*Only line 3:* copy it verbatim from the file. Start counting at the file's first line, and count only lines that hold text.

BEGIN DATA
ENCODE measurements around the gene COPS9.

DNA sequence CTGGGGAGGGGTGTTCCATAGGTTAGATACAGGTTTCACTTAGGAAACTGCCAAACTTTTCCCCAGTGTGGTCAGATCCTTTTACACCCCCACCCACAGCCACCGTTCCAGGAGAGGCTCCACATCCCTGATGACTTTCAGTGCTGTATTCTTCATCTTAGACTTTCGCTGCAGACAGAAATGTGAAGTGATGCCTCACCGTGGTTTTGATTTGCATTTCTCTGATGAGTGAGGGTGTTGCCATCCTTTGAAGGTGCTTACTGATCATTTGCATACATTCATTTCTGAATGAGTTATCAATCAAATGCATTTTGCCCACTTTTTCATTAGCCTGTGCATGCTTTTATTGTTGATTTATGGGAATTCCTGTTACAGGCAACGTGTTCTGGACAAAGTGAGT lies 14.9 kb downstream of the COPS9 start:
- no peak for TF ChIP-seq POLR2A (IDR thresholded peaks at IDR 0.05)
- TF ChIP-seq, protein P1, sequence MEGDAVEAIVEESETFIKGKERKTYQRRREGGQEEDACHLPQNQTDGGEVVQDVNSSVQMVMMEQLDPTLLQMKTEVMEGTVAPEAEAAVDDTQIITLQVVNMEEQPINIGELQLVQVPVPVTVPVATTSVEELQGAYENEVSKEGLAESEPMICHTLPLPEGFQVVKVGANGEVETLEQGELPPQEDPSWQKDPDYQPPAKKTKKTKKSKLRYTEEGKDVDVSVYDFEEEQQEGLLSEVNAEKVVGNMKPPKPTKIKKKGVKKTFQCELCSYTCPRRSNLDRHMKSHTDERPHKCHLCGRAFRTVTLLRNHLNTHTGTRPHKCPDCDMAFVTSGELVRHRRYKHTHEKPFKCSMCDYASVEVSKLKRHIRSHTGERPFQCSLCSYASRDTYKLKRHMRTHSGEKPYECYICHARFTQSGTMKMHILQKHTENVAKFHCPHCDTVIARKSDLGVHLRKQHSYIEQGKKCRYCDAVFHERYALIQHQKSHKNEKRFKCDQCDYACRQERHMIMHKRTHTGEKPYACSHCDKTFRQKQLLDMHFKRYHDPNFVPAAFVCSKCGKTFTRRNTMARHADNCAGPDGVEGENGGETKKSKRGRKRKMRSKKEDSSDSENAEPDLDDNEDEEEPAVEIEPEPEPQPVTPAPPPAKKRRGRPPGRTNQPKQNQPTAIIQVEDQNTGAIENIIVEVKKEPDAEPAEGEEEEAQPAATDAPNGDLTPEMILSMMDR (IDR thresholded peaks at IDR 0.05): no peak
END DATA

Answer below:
- no peak for TF ChIP-seq POLR2A (IDR thresholded peaks at IDR 0.05)